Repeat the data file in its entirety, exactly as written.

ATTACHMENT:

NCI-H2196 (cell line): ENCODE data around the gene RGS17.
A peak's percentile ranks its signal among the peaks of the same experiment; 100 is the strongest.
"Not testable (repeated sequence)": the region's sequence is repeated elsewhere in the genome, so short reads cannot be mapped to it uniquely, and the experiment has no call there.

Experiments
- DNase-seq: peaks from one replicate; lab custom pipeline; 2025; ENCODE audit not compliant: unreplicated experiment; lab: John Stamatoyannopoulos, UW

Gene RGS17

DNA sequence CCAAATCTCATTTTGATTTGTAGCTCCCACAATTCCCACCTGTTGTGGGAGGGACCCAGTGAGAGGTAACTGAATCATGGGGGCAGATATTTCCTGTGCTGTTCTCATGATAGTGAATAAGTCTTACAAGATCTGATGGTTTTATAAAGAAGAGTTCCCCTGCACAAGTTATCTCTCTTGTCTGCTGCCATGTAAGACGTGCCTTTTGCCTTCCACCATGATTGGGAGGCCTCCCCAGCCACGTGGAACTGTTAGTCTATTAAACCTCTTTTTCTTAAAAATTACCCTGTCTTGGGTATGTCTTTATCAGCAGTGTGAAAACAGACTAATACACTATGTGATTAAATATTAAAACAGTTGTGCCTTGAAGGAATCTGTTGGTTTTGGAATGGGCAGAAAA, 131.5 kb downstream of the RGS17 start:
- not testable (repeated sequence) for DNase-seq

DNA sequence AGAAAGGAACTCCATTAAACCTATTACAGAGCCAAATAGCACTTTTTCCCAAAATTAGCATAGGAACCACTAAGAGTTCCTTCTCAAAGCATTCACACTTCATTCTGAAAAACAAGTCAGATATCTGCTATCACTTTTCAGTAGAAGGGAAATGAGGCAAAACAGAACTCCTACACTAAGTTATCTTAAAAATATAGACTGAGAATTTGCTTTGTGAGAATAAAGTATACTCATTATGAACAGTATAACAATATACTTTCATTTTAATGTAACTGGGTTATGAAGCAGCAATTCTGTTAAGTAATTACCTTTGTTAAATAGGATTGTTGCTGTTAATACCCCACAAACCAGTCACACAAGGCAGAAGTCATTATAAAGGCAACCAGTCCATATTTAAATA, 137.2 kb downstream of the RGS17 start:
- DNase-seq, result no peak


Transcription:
NCI-H2196 (cell line): ENCODE data around the gene RGS17.
A peak's percentile ranks its signal among the peaks of the same experiment; 100 is the strongest.
"Not testable (repeated sequence)": the region's sequence is repeated elsewhere in the genome, so short reads cannot be mapped to it uniquely, and the experiment has no call there.

Experiments
- DNase-seq: peaks from one replicate; lab custom pipeline; 2025; ENCODE audit not compliant: unreplicated experiment; lab: John Stamatoyannopoulos, UW

Gene RGS17

DNA sequence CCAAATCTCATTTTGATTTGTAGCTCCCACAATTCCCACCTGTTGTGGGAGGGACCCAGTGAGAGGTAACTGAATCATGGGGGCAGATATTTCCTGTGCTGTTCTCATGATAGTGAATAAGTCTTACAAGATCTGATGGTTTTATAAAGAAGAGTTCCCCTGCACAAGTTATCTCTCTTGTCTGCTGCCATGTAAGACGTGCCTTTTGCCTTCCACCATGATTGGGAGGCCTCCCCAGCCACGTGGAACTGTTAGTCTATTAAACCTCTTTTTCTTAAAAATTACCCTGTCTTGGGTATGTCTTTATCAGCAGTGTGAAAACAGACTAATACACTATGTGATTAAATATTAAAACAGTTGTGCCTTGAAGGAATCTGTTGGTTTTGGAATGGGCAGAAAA, 131.5 kb downstream of the RGS17 start:
- not testable (repeated sequence) for DNase-seq

DNA sequence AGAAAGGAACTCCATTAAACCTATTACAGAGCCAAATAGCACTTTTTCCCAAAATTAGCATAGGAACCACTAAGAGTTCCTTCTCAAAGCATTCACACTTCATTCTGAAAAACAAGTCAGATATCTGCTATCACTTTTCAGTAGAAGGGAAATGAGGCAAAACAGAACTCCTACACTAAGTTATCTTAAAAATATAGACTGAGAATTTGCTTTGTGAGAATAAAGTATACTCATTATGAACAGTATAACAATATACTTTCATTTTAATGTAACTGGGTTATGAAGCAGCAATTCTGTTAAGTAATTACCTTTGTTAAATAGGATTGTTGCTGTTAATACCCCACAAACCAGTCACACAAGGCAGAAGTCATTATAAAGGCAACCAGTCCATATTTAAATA, 137.2 kb downstream of the RGS17 start:
- DNase-seq, result no peak